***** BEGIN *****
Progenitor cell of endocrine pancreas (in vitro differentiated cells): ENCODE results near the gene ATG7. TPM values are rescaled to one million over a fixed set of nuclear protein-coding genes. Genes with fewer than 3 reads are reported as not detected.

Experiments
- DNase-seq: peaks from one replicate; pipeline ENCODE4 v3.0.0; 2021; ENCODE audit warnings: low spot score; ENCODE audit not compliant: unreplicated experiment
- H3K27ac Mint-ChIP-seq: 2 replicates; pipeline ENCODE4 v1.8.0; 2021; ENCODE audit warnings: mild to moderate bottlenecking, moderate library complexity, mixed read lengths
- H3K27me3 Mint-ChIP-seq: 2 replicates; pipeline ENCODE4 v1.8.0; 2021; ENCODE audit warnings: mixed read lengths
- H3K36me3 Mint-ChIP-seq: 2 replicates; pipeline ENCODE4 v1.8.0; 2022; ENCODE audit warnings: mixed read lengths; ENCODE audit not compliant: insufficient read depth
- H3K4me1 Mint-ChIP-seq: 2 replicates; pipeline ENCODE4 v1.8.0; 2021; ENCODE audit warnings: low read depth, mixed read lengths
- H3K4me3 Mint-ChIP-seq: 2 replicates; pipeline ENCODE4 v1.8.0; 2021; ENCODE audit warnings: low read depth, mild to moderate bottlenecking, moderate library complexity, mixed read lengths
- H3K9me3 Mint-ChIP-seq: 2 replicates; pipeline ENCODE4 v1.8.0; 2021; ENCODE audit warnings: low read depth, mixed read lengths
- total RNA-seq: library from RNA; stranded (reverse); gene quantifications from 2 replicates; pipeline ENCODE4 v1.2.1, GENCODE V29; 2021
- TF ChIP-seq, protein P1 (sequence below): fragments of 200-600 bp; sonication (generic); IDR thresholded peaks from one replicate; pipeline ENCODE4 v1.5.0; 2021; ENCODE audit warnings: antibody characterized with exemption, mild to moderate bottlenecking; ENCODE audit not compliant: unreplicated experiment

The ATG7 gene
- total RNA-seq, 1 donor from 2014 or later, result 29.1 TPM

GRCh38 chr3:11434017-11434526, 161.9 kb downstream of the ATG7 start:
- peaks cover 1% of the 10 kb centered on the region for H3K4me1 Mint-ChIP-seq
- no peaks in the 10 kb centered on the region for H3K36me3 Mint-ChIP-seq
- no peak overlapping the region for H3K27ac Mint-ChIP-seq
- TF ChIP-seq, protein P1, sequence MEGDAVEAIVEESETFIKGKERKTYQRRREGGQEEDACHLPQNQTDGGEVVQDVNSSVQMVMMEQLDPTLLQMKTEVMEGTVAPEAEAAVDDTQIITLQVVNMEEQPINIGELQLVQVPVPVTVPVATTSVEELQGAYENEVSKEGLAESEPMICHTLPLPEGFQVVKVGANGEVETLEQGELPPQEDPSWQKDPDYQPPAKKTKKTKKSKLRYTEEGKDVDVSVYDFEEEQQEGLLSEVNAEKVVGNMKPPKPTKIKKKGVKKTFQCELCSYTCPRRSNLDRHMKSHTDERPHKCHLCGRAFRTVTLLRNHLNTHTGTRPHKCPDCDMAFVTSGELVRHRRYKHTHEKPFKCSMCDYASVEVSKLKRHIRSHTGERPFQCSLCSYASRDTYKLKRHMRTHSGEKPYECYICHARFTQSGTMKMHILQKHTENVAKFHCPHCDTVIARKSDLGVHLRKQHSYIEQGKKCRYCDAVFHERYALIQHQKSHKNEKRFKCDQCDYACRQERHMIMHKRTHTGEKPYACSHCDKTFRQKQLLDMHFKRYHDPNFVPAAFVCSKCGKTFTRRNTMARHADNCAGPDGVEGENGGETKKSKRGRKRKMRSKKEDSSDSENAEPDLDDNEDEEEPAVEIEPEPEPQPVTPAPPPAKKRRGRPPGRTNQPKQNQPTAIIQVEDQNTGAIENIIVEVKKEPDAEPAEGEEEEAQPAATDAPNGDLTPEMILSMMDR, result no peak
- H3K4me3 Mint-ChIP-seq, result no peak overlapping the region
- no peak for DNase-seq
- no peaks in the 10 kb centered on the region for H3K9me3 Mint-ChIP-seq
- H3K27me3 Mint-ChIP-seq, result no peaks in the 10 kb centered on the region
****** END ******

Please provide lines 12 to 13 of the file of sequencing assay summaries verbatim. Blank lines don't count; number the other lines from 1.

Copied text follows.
The ATG7 gene
- total RNA-seq, 1 donor from 2014 or later, result 29.1 TPM